Wellness·3 min read

6 Questions to Ask to Build a Deeper Connection With Someone

Two women chatting on a couch. Search text reads: "Opening up, script"
Design: theSkimm | Photo: iStock
December 13, 2023

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Have you known someone for years, but still feel like you barely know them? It can happen — even if it’s your parent, sibling, or partner. But there’s a reason you might crave a deeper connection. “Being close to others is essential for us to survive,” says Annie Zimmerman, a London-based psychotherapist and author of "Your Pocket Therapist." So how do you get someone to open up? What questions should you ask? And what should you avoid? Take notes, because Zimmerman knows the passcode to lower someone’s guard. 

How to get someone to open up

Lead by example, says Zimmerman. “Rather than pushing someone else to open up and putting pressure on them, which can actually push them further away, creating a culture of openness is a much less intrusive way to help someone open up,” she says. Zimmerman says you can…

  • Be vulnerable. “If you start by sharing your feelings, it will create an environment where the other person might feel more comfortable to do so.”

  • Be honest about what you want. “Tell the other person why you want them to open up,” says Zimmerman. This can be helpful if they are particularly closed off. “Let them know how their being closed impacts you, so they can understand how their fears [of opening up] are affecting their relationships.”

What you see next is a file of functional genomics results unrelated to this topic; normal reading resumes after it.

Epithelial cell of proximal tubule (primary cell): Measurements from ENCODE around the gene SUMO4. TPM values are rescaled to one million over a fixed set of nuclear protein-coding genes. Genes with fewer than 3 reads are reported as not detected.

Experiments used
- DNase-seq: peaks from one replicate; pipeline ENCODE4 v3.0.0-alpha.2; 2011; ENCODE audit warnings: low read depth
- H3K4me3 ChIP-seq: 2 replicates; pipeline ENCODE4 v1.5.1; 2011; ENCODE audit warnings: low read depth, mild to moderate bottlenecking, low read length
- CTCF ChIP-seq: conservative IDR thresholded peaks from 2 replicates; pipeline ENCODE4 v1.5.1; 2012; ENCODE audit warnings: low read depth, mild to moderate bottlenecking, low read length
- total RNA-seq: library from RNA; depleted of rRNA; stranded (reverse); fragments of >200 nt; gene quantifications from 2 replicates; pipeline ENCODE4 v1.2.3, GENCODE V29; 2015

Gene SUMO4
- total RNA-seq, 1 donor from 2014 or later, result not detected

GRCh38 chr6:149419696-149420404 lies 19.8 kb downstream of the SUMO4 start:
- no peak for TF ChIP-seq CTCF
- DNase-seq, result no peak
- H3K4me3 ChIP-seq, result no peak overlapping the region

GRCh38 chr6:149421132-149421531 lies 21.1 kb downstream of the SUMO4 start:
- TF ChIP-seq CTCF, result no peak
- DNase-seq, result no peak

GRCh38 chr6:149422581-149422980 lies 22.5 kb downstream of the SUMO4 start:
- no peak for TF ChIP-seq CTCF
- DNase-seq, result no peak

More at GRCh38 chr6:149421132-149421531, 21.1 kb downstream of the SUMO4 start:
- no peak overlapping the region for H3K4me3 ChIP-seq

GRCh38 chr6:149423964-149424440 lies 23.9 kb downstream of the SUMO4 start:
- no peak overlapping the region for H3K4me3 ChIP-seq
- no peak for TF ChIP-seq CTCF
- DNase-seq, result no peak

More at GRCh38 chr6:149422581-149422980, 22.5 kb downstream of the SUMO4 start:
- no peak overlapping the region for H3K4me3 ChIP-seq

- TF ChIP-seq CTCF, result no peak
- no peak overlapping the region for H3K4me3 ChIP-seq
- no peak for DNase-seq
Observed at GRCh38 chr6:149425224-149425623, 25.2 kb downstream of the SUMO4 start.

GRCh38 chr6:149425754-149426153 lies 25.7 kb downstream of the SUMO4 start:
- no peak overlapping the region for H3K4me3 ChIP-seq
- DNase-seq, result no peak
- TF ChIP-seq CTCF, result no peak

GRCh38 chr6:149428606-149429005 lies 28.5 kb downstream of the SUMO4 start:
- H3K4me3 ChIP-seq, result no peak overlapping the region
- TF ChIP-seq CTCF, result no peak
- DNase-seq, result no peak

• Be patient. “Opening up probably feels very scary, they’re closed for a reason — because it doesn’t feel safe … Hold a nonjudgemental space so they can open up on their own terms.” Active listening and not being critical can help. 

  • Accept them for who they are. “Not everyone wants to open up, nor should they. It is up to the individual whether they want to challenge themselves to be more open.” 

Ask these questions to get someone to open up emotionally

After you’ve set the stage, Zimmerman suggests asking gentle but curious questions throughout your conversation. Emphasis on gentle. Being judgmental can “easily scare someone back into their shell,” she says. So avoid accusatory questions like, “Why do you never talk to me?” You may also want to steer clear of yes-or-no questions, which may not yield much of a response. Instead, try asking…

A new person in your life:

  • How are you?

  • What is your communication style?

  • What makes you feel appreciated?

Someone you've known for a while:

  • What do you find hard about opening up?

  • How can I help you without pressuring you?

  • What’s something you’ve never told anyone before?


Right now you might be asking, “Can I get a connection?” But with some time, patience, and the right questions, you may find your relationships stronger than ever. It will have a major impact on your mental health now and later. 

This content is for informational and educational purposes only. It does not constitute a medical opinion, medical advice, or diagnosis or treatment of any particular condition. 

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